Wednesday, March 01, 2006

Once Again, the Intolerance of the Museum of Tolerance Issue

Excerpts from Shmuel Berkowitz's article on the Muslim cemetery under the Museum of Tolerance issue:

Indeed, there was a cemetery at the site but 75 years ago, its sanctification was lifted and purpose changed.

In 1927, the Supreme Muslim Council, headed by the mufti, built the Palace inside the cemetery. As Benvenisti himself wrote in his book City of Stone, the mufti ruled that there should be no more burials there, and even ordered skeletons found at the site moved to another burial ground.

According to the 14th century Muslim wise man, The Great Hanafi Faher al-din al-Zilai, "if the corpse has disintegrated and become soil - it is permissible to sow seeds and build on it."

The last great Hanafi, Mohammed Amin Ibn Abadein, who was mufti of Damascus in the 19th century, also ruled the same. That judgment set the position of the Hanafi school that determines Muslim law in the Land of Israel. An explicit expression of this appears in Ottoman law and is quoted in many Israeli legal rulings as the "determining ruling" in Muslim law.

In 1946, the Supreme Muslim Council and the Supreme Arab Council decided to build the Arab league headquarters on the eastern flanks of the cemetery. Lacking resources, the plan was never fulfilled, but other public buildings did go up. In 1964, then-Jerusalem mayor Mordechai Ish-Shalom asked the Qadi of Jaffa and the chairman of the Sharia court of appeals, Sheikh Haher Hamad, to lift the sanctity of the cemetery in Mamilla to enable the city to establish a park there. The mayor proposed that part of the cemetery be preserved as an historic monument.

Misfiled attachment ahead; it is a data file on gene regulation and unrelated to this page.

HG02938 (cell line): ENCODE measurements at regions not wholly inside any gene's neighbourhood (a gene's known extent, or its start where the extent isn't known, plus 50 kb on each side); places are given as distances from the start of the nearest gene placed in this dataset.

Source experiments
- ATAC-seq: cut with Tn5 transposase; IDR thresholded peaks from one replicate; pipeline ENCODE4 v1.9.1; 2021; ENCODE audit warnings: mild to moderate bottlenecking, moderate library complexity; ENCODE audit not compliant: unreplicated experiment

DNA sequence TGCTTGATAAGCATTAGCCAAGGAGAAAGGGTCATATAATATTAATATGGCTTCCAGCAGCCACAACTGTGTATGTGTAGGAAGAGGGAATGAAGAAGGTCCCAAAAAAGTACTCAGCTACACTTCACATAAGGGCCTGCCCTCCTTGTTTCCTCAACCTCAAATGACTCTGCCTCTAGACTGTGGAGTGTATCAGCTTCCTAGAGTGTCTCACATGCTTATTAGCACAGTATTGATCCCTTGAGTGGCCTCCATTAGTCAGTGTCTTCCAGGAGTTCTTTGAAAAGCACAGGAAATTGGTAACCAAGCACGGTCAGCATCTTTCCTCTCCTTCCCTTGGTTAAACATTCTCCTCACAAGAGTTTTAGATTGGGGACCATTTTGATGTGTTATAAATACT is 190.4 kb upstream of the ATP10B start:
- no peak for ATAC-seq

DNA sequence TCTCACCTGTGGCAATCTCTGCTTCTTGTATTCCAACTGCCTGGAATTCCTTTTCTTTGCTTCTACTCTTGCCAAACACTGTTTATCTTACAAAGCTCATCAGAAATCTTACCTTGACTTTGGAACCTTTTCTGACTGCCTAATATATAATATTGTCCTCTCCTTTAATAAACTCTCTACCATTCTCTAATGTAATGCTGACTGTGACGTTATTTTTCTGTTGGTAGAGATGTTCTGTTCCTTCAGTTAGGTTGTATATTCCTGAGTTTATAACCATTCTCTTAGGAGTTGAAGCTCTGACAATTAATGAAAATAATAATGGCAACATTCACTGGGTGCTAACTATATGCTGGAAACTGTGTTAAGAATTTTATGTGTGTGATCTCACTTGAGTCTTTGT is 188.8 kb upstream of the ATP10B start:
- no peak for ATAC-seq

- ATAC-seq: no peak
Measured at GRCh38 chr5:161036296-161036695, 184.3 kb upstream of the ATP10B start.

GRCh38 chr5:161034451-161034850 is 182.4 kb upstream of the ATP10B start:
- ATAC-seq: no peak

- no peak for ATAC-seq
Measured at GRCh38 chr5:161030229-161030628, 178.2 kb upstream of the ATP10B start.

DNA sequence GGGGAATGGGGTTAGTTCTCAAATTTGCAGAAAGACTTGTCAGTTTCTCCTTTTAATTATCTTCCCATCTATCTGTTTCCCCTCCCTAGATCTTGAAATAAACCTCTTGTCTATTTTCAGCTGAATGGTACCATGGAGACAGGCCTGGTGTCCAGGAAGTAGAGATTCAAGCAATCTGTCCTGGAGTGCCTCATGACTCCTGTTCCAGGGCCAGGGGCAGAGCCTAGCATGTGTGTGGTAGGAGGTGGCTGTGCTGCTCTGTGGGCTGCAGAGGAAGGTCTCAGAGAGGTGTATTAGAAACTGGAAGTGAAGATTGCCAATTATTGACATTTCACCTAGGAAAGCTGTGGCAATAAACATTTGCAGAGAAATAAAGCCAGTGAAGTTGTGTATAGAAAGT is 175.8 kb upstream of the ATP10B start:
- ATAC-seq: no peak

The Sharia court responded to the request and ruled that "the Mamilla Cemetery in Jerusalem is cemetery that is mondris" (abandoned), and that "its sanctity ceased to exist and since such sanctity is not eternal, and not like the sanctity of Muslim mosques - it is permissible to do on abandoned cemeteries what is allowed on any other land that never was a cemetery."

Against this background, the opposition to the construction of the Museum of Tolerance on the cemetery is odd. If in 1964 the Sharia court of appeals ruled that Independence Park could be built in the area of the cemetery, why suddenly complain about the establishment of a museum on the site, 41 years later?

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